Treating heart abnormalities at the MUHC with radiation therapy

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Radiation oncologists and cardiologists rarely collaborate, but the two medical specialties have come together at the McGill University Health Centre (MUHC), to mend broken hearts.

The MUHC says patients with severe arrhythmias, including ventricular tachycardia, will benefit from a radiotherapy treatment that targets the abnormal parts of the heart that cause arrhythmias.

The treatment takes about 30 minutes.

“We normally locate tumours and treat them by directing the beams onto them,” says radiation oncologist Dr. Tarek Hijal.

This treatment uses the same technology and techniques but zeroes in on the heart’s trouble spots instead.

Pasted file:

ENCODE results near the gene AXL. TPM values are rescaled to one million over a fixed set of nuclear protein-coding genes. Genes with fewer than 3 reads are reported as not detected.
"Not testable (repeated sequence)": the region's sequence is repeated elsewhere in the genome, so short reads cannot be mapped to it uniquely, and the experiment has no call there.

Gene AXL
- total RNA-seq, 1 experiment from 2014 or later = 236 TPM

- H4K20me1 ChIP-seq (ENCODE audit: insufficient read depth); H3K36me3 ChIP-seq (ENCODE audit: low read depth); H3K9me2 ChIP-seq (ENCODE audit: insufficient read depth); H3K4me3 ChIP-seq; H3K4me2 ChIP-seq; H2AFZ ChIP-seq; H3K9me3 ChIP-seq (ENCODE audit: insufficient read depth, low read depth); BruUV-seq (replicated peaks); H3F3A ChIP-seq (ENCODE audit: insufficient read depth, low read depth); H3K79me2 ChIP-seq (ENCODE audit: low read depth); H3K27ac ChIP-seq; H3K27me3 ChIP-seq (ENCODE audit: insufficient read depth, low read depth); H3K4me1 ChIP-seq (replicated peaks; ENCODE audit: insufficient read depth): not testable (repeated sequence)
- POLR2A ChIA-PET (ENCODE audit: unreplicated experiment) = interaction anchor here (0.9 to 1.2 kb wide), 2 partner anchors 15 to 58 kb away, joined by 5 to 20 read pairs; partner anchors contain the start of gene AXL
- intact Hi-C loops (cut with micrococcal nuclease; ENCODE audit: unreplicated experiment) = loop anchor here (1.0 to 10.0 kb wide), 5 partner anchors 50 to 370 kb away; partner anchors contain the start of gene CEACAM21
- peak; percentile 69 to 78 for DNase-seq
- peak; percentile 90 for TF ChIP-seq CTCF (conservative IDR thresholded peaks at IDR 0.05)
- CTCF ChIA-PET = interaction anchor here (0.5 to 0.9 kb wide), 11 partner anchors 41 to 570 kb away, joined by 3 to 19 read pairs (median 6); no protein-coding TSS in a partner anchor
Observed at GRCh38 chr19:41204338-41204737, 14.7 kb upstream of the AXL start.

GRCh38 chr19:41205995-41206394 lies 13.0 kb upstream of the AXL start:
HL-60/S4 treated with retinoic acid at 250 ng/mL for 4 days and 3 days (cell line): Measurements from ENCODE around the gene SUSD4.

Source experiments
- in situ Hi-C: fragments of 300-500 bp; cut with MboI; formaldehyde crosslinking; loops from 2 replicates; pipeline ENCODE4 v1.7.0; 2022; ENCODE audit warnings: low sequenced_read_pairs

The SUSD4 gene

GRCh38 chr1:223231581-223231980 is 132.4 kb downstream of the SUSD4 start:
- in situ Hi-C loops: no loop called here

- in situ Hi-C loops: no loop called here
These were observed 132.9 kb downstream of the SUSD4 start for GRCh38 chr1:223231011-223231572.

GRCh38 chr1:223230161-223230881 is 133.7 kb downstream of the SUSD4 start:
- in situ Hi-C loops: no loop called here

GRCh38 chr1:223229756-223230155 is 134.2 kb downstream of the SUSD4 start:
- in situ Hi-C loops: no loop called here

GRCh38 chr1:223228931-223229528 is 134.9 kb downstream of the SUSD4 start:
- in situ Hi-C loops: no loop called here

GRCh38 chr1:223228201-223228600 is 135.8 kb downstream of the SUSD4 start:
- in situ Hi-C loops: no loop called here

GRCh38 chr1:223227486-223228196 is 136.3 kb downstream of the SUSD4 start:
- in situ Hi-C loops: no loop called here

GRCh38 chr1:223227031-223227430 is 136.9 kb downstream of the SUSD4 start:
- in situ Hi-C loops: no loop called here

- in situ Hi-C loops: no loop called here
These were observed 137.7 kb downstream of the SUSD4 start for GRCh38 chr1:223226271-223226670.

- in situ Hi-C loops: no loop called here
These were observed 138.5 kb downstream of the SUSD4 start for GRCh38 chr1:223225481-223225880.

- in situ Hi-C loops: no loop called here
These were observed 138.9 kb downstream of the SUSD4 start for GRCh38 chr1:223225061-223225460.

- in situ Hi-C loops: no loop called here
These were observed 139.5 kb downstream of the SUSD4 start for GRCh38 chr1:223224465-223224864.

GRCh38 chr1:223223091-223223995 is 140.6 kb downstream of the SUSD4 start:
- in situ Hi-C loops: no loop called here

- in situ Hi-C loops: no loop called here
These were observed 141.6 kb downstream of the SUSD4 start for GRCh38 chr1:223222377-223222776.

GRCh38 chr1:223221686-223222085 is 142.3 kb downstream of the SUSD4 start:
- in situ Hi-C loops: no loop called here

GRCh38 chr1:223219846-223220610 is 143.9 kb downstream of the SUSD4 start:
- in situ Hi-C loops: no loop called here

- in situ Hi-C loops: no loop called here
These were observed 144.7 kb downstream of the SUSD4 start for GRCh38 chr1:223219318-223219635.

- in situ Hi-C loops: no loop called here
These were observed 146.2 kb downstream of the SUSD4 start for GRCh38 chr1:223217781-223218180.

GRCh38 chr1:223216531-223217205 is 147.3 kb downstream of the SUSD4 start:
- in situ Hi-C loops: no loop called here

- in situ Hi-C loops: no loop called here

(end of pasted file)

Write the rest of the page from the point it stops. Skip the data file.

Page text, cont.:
One of the first Canadian patients to benefit was treated at the MUHC last October. The technique has only been used on a few dozen patients worldwide.

Ventricular arrhythmias are abnormal heartbeats that usually occur when scar tissue in a damaged heart acts as the activation centre of an electrical short circuit.

"In cases of severe arrhythmia, the heart pumps so quickly that it runs in a vacuum, there is no circulation, and that results in a cardiac arrest. The goal of the treatment is to calm the game by changing the electrical properties of the tissue, so that short circuits can no longer form,” explains cardiologist Dr. Martin Bernier.

Bernier says this gives patients another treatment option. The alternatives are quite invasive and include, a potent medication, a catheter inserted in a vein in the heart to eliminate arrhythmia circuits or a heart transplant.

Working with his cardiology colleagues has been “unique and rewarding,” Dr. Hijal said. The MUHC says the teams will launch a research project in 2020 to further their expertise.

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